The digital divide between countries in the UK is diminishing, according to a report from Ofcom.
The same research last year found a 12 per cent gap between the number of adults in Northern Ireland with broadband at home (24 per cent) and England (36 per cent).
Wales and Scotland came in the middle with 25 per cent and 31 per cent respectively.
This year's report shows that this disparity had reduced to three percentage points, with England at 45 per cent and Scotland, Northern Ireland and Wales all reaching 42 per cent.
The proportion of UK households able to receive competitive broadband and phone services through local loop unbundling increased by 27 per cent, from 40 per cent at the end of 2005 to 67 per cent at the end of the 2006.
"The geographic gap between the digital haves and have-nots in the UK has been gradually narrowing," said Ofcom chief executive Ed Richards.
"But we need to do more to ensure that everyone is able to benefit from the economic and social benefits that modern communications offer."
In 2005 the gap between the take-up of digital television in different countries was even larger at 19 percentage points. Wales was top with 72 per cent, England 66 per cent, Scotland 60 per cent and Northern Ireland 53 per cent.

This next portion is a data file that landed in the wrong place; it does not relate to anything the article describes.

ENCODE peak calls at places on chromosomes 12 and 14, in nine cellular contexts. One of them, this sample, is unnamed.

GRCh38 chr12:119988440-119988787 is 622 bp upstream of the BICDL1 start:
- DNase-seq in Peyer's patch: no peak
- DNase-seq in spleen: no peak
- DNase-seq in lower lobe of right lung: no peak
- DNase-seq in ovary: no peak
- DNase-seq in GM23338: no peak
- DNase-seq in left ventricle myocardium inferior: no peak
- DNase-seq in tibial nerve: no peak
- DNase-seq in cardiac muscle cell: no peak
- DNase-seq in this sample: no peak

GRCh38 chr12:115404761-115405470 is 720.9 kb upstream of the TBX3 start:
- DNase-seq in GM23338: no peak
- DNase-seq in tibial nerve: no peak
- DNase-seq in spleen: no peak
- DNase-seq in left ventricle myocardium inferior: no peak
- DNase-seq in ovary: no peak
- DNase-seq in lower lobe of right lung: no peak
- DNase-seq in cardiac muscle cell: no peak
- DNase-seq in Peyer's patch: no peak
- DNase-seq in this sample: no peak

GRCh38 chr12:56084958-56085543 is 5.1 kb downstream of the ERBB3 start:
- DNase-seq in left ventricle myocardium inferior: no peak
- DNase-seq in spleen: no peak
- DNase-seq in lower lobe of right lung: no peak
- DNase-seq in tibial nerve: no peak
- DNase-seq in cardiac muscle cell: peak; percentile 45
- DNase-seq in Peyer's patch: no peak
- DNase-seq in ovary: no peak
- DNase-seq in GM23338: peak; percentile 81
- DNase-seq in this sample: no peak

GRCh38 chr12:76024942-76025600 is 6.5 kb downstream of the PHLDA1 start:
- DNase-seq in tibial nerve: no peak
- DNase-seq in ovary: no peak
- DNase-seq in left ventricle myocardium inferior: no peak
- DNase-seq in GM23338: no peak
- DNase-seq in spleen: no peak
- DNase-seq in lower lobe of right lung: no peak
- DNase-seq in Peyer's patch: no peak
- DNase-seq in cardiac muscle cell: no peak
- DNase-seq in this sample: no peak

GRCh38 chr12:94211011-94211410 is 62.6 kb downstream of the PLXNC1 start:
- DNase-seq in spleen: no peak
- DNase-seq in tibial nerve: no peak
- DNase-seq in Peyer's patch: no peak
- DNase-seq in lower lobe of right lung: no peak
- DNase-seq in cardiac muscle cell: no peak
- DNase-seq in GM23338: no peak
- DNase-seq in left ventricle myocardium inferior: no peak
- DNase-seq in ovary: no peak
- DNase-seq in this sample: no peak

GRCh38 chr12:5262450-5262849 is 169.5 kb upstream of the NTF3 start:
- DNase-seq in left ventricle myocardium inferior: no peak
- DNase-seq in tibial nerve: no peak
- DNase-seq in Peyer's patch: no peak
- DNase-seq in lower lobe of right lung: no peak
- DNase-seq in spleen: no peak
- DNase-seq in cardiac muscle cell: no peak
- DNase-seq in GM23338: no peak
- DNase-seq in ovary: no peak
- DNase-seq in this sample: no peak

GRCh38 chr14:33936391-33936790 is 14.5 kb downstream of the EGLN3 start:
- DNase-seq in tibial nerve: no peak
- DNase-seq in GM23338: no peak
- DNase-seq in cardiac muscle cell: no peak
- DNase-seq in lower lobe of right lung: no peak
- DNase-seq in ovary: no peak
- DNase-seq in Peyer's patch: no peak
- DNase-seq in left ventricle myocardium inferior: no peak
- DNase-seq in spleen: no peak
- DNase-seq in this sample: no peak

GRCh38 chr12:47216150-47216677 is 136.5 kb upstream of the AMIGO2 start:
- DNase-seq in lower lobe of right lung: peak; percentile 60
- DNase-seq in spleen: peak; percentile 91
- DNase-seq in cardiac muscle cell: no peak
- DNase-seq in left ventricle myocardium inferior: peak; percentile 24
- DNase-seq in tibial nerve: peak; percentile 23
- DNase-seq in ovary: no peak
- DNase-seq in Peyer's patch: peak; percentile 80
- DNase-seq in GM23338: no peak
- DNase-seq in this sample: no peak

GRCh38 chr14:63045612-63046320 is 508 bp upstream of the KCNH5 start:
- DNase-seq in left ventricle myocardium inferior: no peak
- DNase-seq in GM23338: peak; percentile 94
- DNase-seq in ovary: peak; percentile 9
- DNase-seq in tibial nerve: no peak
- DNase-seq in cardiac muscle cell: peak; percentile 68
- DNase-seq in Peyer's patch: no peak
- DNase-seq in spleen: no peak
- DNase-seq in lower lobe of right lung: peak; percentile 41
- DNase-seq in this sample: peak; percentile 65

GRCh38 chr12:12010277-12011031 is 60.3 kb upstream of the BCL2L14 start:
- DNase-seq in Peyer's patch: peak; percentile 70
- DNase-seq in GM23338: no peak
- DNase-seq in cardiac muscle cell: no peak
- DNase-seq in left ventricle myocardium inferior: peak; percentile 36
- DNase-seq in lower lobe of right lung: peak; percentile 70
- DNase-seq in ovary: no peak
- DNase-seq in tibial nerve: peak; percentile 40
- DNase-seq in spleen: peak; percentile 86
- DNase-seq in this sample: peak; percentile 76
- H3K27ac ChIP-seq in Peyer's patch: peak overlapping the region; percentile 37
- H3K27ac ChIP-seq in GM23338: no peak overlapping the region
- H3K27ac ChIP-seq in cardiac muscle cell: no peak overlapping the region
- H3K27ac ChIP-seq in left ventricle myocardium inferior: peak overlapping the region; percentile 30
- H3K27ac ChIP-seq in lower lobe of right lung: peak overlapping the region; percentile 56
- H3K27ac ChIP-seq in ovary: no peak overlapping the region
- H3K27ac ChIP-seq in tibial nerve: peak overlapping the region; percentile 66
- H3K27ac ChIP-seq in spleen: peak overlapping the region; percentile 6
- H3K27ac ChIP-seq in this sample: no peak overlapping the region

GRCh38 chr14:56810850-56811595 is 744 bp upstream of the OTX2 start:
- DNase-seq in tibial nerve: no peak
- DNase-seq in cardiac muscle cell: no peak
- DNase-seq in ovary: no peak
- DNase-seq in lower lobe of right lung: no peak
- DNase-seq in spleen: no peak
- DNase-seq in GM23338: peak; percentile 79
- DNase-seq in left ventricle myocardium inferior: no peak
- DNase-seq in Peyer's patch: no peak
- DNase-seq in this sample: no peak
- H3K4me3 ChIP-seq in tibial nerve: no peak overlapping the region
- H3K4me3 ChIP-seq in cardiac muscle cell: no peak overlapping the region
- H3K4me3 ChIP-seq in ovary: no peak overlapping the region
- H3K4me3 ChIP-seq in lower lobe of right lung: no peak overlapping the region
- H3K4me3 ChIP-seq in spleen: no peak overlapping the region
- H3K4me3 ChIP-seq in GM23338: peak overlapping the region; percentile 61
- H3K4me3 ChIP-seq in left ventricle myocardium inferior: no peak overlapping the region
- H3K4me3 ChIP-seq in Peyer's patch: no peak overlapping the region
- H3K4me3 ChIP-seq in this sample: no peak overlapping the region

By 2006 this gap had reduced to 13 percentage points. Wales was still on top with 82 per cent, Scotland at 76 per cent, England at 75 per cent and Northern Ireland at 69 per cent.
The research also found that people in Northern Ireland watch 3.3 hours of television a day, rising to 4.1 hours in Scotland.
Ofcom's Communications Market Report for the Nations and Regions of the UK examined availability, take-up and usage of internet, telecoms and broadcasting services.
The survey compared findings across Wales, Scotland, Northern Ireland and the nine English Regions.
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